Ciriac Alvarez Valle, a 22-year-old woman who immigrated to Utah from Mexico with her family as a 5-year-old, works with high school students who are going to be first-generation college students.
But in 650 days she’ll neither be eligible to work nor protected from deportation if the United States Congress doesn’t pass legislation to protect her and other Dreamers after the Deferred Action for Childhood Arrivals (DACA) program expires on March 6.
Congress can pass legislation that protects DACA recipients and creates a path to citizenship, she told government, community and industry representatives on Wednesday in Salt Lake City at a discussion of immigrants’ contribution to the state’s economy. The event kicked off a national campaign to encourage Congress to pass immigration reform, starting with Dreamers.
“If we don’t have a solution by the end of this year, we are going to see a human tragedy play out in our state, our community and our country,” Salt Lake County Mayor Ben McAdams said.
Utah’s DACA-eligible population contributes more than $22 million in taxes annually, $13 million of which goes to state and local tax revenue in the state, according to the New American Economy (NAE), a bipartisan coalition of business and government leaders that supports immigration reform.
And in addition to paying taxes, immigrants bolster Utah’s workforce. NAE data show that 91.4 percent of the state’s DACA-eligible population (who are at least 16 years old) are employed.
“Approximately 1,000 DACA recipients — including the 9,700 who live in the state of Utah — will begin losing their work permits each day,” Wheelwright said.
Utah businesses and industries are already reporting a limited workforce, according to Derek Miller, the president and CEO of World Trade Center Utah.
The No. 1 complaint McAdams said he heard at a recent business summit was that companies struggle to find qualified, hard-working employees.
“Isn’t it nice when the right thing to do for business is also the right thing to do morally and ethically?” said Jason Mathis, the executive vice president of the Salt Lake Chamber of Commerce.
The idea that immigrants are stealing jobs is a myth, Jorge Dennis, the president of EnviroKleen, said, adding that the construction industry is losing people to retirement three times faster than it can hire.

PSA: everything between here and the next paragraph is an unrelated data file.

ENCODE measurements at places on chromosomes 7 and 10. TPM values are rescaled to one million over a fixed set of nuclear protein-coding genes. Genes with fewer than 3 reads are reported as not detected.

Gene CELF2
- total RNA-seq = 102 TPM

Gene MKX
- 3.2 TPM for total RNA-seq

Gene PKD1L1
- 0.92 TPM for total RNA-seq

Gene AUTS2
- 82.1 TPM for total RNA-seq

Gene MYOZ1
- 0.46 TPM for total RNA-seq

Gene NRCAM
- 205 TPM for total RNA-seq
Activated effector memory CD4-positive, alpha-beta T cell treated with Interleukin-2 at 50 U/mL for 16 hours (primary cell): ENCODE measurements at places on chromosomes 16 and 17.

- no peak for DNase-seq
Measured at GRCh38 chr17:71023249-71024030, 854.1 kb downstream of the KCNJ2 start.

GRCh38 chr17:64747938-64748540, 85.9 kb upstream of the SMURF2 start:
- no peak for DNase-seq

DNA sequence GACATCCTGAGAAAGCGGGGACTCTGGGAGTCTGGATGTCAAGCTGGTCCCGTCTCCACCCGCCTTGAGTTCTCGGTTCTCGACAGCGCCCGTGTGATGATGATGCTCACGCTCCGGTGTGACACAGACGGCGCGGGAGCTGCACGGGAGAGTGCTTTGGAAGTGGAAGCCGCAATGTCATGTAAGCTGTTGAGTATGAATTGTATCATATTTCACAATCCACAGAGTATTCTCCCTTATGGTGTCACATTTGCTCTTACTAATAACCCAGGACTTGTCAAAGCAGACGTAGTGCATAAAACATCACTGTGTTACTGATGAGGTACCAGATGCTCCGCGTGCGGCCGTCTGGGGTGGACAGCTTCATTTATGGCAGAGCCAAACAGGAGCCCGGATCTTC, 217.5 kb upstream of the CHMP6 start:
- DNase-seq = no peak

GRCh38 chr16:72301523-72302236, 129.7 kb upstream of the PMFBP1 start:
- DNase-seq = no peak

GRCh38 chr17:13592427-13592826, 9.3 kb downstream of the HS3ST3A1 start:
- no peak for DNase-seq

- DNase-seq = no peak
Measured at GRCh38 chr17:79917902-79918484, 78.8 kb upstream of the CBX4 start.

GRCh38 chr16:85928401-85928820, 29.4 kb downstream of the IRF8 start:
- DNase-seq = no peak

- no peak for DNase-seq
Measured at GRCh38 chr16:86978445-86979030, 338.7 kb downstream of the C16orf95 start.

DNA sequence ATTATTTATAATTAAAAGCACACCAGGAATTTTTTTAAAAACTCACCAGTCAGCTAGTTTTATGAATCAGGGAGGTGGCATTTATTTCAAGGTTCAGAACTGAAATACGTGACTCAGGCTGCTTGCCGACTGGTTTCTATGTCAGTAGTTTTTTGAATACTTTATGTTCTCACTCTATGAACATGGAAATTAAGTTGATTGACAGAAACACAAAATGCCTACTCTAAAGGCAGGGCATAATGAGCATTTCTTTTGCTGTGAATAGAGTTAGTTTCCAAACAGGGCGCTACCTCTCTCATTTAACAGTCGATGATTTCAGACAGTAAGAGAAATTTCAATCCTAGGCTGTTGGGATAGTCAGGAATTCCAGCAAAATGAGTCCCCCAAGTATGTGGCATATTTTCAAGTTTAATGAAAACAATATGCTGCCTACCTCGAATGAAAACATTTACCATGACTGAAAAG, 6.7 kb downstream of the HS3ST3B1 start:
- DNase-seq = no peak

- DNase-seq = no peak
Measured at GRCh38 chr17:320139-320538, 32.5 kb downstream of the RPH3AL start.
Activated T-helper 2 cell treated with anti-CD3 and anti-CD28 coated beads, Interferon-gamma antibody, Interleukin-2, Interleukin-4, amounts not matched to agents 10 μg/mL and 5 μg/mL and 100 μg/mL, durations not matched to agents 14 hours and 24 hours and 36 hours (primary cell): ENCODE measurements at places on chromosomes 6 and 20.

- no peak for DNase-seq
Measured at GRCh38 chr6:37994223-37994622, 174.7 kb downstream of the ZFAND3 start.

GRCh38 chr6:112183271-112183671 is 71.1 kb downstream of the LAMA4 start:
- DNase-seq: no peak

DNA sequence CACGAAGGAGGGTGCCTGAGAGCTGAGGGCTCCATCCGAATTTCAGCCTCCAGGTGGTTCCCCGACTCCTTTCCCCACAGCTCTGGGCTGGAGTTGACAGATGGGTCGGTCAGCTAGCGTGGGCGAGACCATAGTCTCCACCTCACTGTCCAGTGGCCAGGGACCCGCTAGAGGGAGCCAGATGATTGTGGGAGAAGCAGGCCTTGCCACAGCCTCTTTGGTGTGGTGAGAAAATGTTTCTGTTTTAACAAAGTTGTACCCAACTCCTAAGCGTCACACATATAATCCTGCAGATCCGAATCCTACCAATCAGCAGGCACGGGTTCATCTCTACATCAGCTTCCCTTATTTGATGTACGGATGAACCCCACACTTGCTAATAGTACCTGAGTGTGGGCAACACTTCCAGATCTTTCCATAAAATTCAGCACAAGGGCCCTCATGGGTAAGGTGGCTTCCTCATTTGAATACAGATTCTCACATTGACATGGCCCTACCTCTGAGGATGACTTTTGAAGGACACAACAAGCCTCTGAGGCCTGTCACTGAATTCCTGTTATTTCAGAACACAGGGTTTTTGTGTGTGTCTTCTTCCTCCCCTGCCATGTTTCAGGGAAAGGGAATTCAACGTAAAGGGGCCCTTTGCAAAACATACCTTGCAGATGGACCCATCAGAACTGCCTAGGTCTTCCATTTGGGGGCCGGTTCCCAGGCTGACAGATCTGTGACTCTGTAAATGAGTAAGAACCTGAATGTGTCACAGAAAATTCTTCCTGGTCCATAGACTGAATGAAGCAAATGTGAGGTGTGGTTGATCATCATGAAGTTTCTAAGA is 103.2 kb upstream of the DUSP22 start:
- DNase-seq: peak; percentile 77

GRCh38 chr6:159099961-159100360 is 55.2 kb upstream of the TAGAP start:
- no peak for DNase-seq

“We can’t grow it inside our state fast enough,” Miller said.
Representatives from the Utah Restaurant Association and the Farm Bureau said they need more skilled, reliable employees.
“There is no way our industry can be successful as we can be without these people,” Melva Sine, president and CEO of Utah Restaurant Association said. “We very much support immigration reform. The sooner the better.”
She has talked with restaurant owners who said they would keep their establishments open longer if they had enough employees, she said.
“We cannot eliminate people who have the will to work, want the jobs, want to grow our economy, want to add to society in many ways, not just as workers but in associations,” Sine said.
The restaurant industry “cannot afford” to lose people who would be at risk to deportation without new legislation, she said.
Setbacks and red tape in the current system have delayed farm employees from working, according to Matthew Hargreaves, with the Utah Farm Bureau Federation.
Produce doesn’t wait for bureaucratic red tape delays, he said; even if employees can’t work, cows have to be milked when they’re ready. Fruits and vegetables have to be harvested when they’re ready. They can’t wait, Hargreaves said.
So the group is urging the the Utah Congressional delegation to vote to pass immigration reform by the end of the year.
Congress is considering several immigration-reform proposals after President Donald Trump announced in September that the DACA program would be phased out and told Congress to find a permanent solution for Dreamers.
DACA allows people who were brought into the United States as children to stay in the country, go to school, hold a work permit and get a driver license, as long as they reapply every two years. It also requires they pay taxes.
Although the expiration date for the program is March 6, Dreamers had to submit their applications before Oct. 5, to allow enough time for processing the permit, Alvarez Valle said.
She submitted her DACA renewal application before the deadline. Her best friend, along with 22,000 other young people, didn’t.
If Congress doesn’t pass a permanent solution, thousands of Dreamers will be out of work and at risk of deportation to countries they hardly — or don’t — know.
“There’s not really anywhere else to go,” Valle said. “I’ve been here 17 years. ... It’s not that I don’t love Mexico and hold it dear, it’s just not home.”